Waiting to Take Flight


There is a thickness in the air, as if the entire nation is on standby waiting for a flight to take off. Estimated time of departure is still unknown, as Nelson Mandela’s condition remains critical. The media has been camped outside the hospital where he is being cared for, his family has gathered around him and everyone is trying to come to terms with the unthinkable: a South Africa bereft of Mandela.

How South Africa will as a nation move through the impending period of grief and its aftermath without dear “Madiba”, Mandela’s nickname alluding to the Xhosa tribe to which he belongs, is unclear.

In a previous blog entry on this site (February 2011) I wrote about how Mandela holds a certain vibrational frequency for South Africa. This frequency, of possibility, is palpable in the spirit of modern day South Africa. You can feel it at sports games especially, as there is genuine pleasure in the experience of being unified and cheering for the same team.

During the FIFA World Cup kickoff concert in 2010 they screened a tribute to Mandela and we all danced to Black Eyed Peas and a lip-synching, hips shaking Shakira. Mandela’s presence via AV had the love effect as people around me remarked that it was the first time they had felt that elated since apartheid had ended.

Mandela is surely a modern day alchemist. After apartheid, he was able to pick up the sick, terrorized and wounded pieces of the nation and shape-shift them into a voice that demanded ‘truth and reconciliation’, avoiding civil war. The entire gamut of South Africa’s experience since has been the direct result of this one great man and his standing strong in non-violence and forgiveness.

What is so profound about Mandela is that he is an ordinary man who, under extreme circumstances, chose to be extraordinary in his actions, creating a new pathway for South Africa.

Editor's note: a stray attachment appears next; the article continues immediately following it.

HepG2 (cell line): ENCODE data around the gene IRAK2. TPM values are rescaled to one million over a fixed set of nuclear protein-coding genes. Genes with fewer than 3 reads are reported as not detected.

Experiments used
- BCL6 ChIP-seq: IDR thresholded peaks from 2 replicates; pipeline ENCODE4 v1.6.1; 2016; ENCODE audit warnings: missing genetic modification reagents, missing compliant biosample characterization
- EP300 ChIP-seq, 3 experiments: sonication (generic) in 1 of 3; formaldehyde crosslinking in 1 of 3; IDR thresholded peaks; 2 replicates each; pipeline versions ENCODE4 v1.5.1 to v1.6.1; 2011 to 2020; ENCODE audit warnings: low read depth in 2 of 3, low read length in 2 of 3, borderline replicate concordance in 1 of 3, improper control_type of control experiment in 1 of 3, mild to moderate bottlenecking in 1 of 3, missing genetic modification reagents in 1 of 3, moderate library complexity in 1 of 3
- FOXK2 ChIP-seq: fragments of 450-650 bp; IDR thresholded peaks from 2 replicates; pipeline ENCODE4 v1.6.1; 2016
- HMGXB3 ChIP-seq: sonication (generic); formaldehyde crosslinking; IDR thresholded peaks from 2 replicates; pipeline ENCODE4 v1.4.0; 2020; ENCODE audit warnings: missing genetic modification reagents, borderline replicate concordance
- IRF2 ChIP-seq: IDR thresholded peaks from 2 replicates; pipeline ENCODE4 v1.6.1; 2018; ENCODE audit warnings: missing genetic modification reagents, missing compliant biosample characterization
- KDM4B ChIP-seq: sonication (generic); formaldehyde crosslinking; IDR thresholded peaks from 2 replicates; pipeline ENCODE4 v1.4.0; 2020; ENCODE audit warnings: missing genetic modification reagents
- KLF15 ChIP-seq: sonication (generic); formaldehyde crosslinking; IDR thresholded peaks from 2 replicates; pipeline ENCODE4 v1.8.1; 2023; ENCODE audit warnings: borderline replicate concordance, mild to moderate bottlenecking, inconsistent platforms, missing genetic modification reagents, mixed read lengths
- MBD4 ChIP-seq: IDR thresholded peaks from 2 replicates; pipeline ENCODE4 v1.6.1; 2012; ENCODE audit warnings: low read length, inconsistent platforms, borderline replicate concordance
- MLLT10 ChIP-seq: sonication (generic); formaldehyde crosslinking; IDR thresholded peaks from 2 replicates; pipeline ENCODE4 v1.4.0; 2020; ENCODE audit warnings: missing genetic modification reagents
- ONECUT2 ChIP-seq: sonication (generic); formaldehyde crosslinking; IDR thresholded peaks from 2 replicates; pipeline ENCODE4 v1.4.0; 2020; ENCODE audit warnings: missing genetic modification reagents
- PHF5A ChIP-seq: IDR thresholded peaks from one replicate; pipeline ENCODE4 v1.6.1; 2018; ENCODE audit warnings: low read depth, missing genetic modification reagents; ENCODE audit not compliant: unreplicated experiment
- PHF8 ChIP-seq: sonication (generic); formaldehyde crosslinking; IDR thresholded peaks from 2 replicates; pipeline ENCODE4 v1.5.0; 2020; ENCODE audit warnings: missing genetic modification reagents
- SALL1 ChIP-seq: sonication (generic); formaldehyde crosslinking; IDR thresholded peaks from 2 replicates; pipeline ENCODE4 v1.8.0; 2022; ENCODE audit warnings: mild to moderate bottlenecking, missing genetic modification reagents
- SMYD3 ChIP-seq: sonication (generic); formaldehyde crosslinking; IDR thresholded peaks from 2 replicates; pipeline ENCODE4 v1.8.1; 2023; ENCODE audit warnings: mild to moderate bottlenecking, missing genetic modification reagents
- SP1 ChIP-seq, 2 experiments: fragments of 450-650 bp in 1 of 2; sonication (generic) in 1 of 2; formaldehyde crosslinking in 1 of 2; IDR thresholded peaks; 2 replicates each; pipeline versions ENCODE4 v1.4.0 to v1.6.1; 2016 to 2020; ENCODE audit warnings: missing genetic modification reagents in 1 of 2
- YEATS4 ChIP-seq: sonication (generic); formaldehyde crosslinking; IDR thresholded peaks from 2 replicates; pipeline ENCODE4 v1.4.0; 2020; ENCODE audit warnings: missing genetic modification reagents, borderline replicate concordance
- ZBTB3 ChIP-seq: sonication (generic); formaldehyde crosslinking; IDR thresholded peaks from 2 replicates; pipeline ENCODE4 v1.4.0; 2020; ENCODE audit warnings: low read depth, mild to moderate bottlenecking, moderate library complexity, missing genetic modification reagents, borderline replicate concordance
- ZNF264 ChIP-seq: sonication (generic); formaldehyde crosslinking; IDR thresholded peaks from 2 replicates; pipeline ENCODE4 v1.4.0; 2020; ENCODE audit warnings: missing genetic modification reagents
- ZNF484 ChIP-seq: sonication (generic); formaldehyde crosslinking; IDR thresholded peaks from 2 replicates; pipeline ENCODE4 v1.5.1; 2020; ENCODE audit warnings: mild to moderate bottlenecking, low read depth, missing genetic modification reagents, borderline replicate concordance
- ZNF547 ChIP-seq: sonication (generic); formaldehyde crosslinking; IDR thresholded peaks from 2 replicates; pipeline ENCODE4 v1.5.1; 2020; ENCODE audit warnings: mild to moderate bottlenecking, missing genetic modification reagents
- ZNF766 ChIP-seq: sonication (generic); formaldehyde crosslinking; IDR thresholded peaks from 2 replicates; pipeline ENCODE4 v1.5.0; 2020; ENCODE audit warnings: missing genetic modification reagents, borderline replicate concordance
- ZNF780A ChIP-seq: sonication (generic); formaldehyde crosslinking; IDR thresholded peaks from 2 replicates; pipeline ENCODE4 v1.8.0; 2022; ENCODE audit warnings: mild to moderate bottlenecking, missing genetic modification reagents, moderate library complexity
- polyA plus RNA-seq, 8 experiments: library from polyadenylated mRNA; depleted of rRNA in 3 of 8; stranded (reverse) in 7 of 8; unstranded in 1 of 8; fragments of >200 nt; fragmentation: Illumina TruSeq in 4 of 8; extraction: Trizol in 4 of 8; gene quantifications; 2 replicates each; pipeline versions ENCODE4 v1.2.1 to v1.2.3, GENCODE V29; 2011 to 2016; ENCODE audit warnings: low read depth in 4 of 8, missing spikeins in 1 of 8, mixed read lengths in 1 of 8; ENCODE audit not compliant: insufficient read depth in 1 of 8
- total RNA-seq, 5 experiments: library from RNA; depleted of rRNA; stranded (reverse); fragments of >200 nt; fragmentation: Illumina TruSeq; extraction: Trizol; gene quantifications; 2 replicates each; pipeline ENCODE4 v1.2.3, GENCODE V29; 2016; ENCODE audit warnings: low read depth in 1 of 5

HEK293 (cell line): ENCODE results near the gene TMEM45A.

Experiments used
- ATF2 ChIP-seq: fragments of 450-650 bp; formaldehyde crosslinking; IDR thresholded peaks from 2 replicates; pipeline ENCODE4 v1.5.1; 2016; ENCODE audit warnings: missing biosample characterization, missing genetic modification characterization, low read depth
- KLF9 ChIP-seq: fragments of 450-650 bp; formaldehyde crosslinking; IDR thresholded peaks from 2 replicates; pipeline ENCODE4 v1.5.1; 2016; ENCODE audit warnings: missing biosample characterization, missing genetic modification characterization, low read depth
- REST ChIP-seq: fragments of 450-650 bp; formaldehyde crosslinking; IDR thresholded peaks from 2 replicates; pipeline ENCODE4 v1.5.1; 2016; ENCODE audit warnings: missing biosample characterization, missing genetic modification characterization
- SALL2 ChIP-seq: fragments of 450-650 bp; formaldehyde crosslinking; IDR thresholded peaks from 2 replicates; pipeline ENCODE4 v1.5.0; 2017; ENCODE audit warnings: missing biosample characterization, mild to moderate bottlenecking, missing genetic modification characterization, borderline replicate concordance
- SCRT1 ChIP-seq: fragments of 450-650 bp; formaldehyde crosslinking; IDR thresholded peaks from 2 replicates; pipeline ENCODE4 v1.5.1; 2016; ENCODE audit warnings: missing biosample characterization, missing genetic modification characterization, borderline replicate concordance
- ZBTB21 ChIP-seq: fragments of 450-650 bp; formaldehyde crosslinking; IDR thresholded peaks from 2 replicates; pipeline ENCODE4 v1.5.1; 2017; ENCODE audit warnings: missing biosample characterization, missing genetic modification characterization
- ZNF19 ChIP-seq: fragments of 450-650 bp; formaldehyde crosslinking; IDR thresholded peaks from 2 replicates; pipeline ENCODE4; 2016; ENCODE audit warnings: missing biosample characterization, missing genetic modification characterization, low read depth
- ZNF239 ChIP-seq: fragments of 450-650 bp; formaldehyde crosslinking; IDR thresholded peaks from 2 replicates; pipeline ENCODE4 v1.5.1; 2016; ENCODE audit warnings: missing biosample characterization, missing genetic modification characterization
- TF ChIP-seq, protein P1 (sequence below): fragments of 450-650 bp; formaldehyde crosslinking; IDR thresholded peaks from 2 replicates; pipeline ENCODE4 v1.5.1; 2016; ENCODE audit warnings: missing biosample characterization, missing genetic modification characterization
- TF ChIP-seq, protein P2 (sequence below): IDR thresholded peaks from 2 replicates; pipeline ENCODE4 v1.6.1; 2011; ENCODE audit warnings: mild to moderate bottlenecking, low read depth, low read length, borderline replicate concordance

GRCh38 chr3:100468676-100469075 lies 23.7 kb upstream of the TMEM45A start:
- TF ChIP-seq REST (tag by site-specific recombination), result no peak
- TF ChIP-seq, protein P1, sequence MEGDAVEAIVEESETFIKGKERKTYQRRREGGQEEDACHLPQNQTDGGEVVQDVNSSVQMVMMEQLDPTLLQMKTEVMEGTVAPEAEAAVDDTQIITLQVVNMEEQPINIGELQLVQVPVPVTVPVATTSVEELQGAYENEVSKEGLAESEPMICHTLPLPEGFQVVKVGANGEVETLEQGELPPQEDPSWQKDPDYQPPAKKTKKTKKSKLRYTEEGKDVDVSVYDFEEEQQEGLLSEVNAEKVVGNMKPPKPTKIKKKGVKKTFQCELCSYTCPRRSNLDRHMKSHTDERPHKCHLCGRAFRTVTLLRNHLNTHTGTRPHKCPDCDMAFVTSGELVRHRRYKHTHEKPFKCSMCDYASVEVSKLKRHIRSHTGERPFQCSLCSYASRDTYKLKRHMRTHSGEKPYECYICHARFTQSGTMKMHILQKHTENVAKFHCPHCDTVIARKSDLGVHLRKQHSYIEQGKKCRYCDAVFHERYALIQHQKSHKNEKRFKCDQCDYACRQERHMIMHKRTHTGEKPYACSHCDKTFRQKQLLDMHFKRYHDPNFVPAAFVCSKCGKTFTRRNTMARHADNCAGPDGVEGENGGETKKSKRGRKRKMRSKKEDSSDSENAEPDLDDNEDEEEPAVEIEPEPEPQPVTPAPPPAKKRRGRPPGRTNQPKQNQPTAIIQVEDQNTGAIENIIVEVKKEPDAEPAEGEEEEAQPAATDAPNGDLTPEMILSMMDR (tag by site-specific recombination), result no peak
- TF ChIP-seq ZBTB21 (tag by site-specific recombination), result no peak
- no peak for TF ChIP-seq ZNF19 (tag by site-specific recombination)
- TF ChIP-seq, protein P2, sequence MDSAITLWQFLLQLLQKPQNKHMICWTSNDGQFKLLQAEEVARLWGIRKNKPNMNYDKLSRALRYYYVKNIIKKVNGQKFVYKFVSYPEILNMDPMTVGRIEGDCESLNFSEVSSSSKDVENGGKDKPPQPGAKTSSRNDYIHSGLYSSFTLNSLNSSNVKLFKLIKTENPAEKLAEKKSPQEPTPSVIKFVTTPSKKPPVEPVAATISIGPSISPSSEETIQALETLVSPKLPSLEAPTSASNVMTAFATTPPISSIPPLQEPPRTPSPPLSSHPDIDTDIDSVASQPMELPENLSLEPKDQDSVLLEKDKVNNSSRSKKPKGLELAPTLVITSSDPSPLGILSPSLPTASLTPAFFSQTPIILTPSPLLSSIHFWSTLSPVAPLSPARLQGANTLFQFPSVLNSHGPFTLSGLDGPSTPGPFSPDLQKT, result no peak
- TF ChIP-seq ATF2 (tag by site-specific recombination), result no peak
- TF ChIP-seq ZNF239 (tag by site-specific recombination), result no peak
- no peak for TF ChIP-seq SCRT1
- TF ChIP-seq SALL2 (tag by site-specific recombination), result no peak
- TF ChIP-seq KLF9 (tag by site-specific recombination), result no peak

US President Barak Obama who is currently visiting South Africa calls Mandela his personal hero. He is one of mine as well, and I feel privileged to have been able to get to know him more through experiencing life in his country for the past four years. I am nervous thinking about what will come after Mandela. A great light is dimming and my prayer is that a multitude of lights are lit from the the space that will remain.

Mandela is also holding the frequency of hero. This energy will, at the moment of great transition, become available to the masses in a new way. While the people and current day leadership may not have necessarily chosen to follow in the footsteps of their ‘father’ during his life, perhaps in his death another act of large-scale alchemical wonder will occur.

Nelson Mandela in his lifetime experienced the bliss of actualizing his fullest potential. This kind of actualization is one that we all yearn for, yet few of us are lucky enough to experience fully. Imagine a South Africa where people choose to emulate Mandela and experience themselves as fully actualized beings. The rainbow nation would be brilliant and light up the world and I know Tata Madiba would be proud.

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